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Limelight Articles

Limelight 02/18

Court grants leave to proceed directly against an insurer to recover an insured liability

Authors, Katherine Czoch , Nicholas Ben

Section 5 of the Civil Liability (Third Party Claims Against Insurers) Act 2017 (NSW)

Rushleigh Services Pty Ltd v Forge Group Limited (In Liquidation) (Receivers and Managers Appointed) [2018] FCA 26


On 31 January 2018, the Federal Court of Australia granted leave to shareholders of a company in liquidation to proceed directly against the company’s insurers under the Civil Liability (Third Party Claims Against Insurers) Act 2017 (NSW) (the Act).

The Act

Section 4 of the Act provides that a claimant may recover an insured liability from an insured person in the amount of the indemnity pursuant to the terms of the contract of insurance and subject to the Act.

In such proceedings, the insurer will stand in the shoes of the insured as if the proceedings were proceedings to recover damages or compensation from the insured person.

Section 5 of the Act provides that proceedings under section 4 must not be brought against an insurer without leave of the court.


Forge Group Limited (Forge) was a public company that provided engineering, project management and maintenance services to Rushleigh Services Pty Ltd (claimant).

In February 2014, Forge went into voluntary liquidation and shortly thereafter liquidators were appointed following a profit write-down and a fall in its share price.

The Claimant commenced Federal Court proceedings against Forge and later joined its directors as co-respondents. However, the Claimant did not obtain the leave of the Court to proceed against Forge prior to commencing the proceedings, it instead sought retrospective leave to proceed pursuant to section 500(2) of Corporations Act 2001 (Cth).

On 7 December 2016, the Federal Court refused the Claimant’s application for leave to issue proceedings against Forge on the grounds that:

  • the allegations against Forge were substantially the same as those against the directors;
  • the prospect of returns to unsecured creditors at the end of the liquidation process was unlikely; and
  • there were insufficient grounds to circumvent the proof of debt process.

In July 2017, the Claimant applied for leave to join Forge’s insurers to the proceedings under the Act.

The Test

Three relevant criteria[1] must be satisfied when granting leave to join an insurer to proceedings pursuant to the Act:

  • an arguable case against the insured;
  • an arguable case that the policy responds to the applicant’s claim; and
  • a real possibility that, if judgment were obtained, the insured would not be able to meet it.

The Argument

The insurers conceded that the above criteria were met, but submitted that leave should be refused for the following reasons:

  • they would suffer irreparable prejudice because they were not well positioned to defend the claim and would incur an estimated $5.7M in legal costs;
  • there would be no utility in joining them because the Claimant could obtain relief through proceedings already on foot against the directors[2]; and
  • joining them would circumvent the earlier decision to deny the Claimant leave to proceed against Forge and would be an improper exercise of the Court’s discretion under the Act.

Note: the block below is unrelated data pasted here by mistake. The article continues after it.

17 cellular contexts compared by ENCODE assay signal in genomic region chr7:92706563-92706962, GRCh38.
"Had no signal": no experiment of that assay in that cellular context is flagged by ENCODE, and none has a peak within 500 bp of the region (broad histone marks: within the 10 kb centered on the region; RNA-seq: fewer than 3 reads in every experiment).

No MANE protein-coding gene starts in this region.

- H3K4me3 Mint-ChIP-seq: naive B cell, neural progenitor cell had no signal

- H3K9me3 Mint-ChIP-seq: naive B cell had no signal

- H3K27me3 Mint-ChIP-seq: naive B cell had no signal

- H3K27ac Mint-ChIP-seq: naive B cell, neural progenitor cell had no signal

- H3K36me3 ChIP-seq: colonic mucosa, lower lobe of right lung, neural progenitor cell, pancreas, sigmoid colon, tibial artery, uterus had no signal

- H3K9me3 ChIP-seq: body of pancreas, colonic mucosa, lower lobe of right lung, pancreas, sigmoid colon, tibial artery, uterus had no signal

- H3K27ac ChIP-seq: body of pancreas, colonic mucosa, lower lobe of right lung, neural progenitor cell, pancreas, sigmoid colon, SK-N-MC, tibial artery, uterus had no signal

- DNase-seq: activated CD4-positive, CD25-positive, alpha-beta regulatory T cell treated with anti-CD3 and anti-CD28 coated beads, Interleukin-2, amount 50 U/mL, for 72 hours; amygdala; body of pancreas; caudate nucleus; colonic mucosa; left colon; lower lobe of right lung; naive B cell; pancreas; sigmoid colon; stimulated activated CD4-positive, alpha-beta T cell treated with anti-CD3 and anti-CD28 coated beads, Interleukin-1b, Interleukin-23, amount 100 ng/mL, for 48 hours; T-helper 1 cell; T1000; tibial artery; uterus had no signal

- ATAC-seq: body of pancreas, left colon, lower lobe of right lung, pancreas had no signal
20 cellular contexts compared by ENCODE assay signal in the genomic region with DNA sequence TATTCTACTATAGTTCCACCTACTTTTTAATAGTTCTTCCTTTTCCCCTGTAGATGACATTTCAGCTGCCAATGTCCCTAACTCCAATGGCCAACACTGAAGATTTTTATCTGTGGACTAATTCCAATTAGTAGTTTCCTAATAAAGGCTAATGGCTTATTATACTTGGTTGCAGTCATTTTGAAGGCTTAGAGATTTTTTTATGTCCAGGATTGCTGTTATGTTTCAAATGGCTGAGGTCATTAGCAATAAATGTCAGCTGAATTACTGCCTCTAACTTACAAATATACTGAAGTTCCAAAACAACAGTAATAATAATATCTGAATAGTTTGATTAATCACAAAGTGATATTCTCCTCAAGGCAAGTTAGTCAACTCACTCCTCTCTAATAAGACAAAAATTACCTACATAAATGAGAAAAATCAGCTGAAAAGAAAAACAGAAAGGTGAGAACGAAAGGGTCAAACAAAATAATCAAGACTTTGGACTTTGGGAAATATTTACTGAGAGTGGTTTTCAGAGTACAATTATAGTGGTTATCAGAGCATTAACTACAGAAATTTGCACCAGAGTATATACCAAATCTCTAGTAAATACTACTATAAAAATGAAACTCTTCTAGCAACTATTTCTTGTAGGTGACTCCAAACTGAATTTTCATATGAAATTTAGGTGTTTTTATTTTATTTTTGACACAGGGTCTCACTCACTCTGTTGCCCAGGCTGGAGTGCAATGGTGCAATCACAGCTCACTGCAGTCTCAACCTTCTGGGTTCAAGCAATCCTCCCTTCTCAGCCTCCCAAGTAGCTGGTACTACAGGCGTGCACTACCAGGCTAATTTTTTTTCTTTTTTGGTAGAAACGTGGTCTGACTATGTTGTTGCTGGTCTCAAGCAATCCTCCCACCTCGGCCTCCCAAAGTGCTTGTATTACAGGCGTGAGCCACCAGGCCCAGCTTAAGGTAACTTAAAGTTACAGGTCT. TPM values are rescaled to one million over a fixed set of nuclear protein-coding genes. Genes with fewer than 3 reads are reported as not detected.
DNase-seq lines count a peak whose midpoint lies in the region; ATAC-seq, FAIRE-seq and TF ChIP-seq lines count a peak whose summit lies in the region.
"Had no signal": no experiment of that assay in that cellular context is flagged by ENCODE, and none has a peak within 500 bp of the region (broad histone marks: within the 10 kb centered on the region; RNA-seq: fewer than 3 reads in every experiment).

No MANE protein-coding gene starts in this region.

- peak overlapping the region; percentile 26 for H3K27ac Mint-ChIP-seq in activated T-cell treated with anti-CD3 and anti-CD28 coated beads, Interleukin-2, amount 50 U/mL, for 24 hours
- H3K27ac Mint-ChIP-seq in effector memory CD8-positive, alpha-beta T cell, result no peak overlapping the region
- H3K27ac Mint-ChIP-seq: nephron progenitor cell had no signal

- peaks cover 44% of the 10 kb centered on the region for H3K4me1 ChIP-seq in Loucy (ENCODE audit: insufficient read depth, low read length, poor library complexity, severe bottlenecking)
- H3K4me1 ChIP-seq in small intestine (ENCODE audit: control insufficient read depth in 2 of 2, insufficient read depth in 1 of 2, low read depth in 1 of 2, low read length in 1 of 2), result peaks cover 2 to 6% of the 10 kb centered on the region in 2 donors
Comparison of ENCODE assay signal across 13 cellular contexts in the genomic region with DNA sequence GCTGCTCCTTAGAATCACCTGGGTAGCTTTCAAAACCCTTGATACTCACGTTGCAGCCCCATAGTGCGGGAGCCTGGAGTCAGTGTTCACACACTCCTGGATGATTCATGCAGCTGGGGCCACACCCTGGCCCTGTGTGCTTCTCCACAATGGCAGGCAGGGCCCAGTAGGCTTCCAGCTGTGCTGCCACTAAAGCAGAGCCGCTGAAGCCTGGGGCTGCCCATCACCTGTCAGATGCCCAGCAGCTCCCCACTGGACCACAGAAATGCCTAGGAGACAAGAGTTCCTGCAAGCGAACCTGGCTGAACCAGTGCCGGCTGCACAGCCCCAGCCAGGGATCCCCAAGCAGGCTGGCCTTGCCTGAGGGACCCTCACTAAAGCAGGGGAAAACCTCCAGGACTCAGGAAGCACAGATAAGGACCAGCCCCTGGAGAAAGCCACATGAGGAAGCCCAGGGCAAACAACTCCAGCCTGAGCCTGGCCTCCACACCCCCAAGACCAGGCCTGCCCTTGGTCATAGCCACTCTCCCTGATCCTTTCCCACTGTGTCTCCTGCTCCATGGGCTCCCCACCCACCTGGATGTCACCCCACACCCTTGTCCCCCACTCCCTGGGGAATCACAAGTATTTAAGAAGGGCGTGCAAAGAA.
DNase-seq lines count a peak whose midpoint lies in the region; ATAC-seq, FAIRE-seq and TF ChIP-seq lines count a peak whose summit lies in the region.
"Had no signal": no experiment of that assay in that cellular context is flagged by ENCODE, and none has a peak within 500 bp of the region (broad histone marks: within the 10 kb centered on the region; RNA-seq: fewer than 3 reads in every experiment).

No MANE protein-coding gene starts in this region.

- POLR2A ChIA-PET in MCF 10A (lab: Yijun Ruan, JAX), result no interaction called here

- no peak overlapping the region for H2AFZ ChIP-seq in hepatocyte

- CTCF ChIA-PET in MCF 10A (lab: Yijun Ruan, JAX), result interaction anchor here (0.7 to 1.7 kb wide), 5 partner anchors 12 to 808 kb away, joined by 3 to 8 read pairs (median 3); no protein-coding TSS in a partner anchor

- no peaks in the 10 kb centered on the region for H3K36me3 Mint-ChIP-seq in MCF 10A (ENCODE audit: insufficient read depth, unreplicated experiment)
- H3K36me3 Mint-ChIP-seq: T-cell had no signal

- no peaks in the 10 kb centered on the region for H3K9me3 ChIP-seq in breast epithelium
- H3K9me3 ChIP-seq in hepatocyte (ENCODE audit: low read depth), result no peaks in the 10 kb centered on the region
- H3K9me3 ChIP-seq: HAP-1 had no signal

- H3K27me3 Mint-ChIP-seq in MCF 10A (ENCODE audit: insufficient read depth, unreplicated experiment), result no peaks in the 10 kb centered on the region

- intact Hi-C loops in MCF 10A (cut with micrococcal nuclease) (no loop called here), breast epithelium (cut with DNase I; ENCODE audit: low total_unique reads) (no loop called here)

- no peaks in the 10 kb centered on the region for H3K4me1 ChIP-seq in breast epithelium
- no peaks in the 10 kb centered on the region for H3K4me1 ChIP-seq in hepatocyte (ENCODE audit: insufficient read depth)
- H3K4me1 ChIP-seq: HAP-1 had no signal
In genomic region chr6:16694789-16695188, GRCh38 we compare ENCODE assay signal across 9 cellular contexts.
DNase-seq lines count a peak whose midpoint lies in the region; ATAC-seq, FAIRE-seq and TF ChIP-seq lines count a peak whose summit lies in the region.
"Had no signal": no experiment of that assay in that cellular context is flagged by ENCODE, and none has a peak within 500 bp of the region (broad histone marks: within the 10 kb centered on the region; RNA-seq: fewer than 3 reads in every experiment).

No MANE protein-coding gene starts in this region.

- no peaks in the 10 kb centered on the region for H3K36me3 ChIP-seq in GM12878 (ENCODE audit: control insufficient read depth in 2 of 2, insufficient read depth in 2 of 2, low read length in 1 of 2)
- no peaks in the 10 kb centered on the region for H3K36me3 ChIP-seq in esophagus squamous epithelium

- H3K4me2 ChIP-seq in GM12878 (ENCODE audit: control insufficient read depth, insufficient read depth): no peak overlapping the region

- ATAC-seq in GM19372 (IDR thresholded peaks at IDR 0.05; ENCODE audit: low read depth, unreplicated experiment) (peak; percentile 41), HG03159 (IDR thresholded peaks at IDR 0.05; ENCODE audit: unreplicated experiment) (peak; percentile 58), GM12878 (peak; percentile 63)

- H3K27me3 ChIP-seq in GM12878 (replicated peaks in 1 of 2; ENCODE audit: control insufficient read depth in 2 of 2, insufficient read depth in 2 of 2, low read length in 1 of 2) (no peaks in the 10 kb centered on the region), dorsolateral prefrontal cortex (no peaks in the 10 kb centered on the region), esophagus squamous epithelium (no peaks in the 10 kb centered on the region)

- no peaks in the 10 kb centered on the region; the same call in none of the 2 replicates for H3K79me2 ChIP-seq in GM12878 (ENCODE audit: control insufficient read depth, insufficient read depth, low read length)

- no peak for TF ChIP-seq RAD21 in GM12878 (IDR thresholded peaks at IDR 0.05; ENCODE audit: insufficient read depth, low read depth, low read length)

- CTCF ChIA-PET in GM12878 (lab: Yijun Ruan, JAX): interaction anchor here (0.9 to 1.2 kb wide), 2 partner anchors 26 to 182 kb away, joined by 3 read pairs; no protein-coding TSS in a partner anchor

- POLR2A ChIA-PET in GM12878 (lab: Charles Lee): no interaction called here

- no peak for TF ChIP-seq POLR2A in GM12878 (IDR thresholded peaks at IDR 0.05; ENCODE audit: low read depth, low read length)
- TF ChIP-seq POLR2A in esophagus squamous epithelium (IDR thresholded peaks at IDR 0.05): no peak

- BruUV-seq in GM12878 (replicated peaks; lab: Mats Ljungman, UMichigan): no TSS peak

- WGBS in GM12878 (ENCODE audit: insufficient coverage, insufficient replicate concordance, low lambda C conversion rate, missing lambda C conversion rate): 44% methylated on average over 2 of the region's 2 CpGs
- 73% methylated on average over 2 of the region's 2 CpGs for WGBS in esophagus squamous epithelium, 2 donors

The Decision

The Claimant was granted leave to proceed against the insurers. In dismissing the insurers’ arguments, the Court stated that:

  • Forge was required under the terms of the policy of insurance to provide all necessary assistance to the insurers;
  • no significant weight should be given to the additional costs to the insurers for defending the proceedings, or their disadvantage as to their knowledge of the factual circumstances;
  • the “no utility” argument was not enlivened because the Claimant would be prejudiced by the denial of leave to proceed against the insurers if certain claims were successful against Forge, but unsuccessful against the directors;
  • the earlier decision to refuse leave to proceed against Forge was a decision limited to that particular application and did not preclude future applications;
  • an application may be made to join an insurer under the Act without first exhausting all other avenues against an insured; and
  • the availability of alternative avenues of recovery against an insured, such as proof of debt, may be a relevant consideration of the Court when exercising its discretion to grant leave under the Act, but it was not determinative here.


If leave to proceed against an insolvent insured is refused, the Court may grant leave to proceed against its insurer under the Act.

An applicant may not have to exhaust all alternative methods of recovery against an insured before seeking leave under the Act, such as proof of debt, although it will be a relevant consideration in the granting of leave.

The potential costs that would be incurred by an insurer in defending a claim standing in the shoes of its insured do not appear to be a relevant consideration when determining an application for leave.

Date: 26 February 2018

[1] Bede Polding College v Limit (No 3) Limited [2017] NSWSC 579
[2] See DSHE Holdings v Abboud; National Australia Bank v Abboud [2017] NSWSC 579


This publication constitutes a summary of the information of the subject matter covered. This information is not intended to be nor should it be relied upon as legal or any other type of professional advice. For further information in relation to this subject matter please contact the author.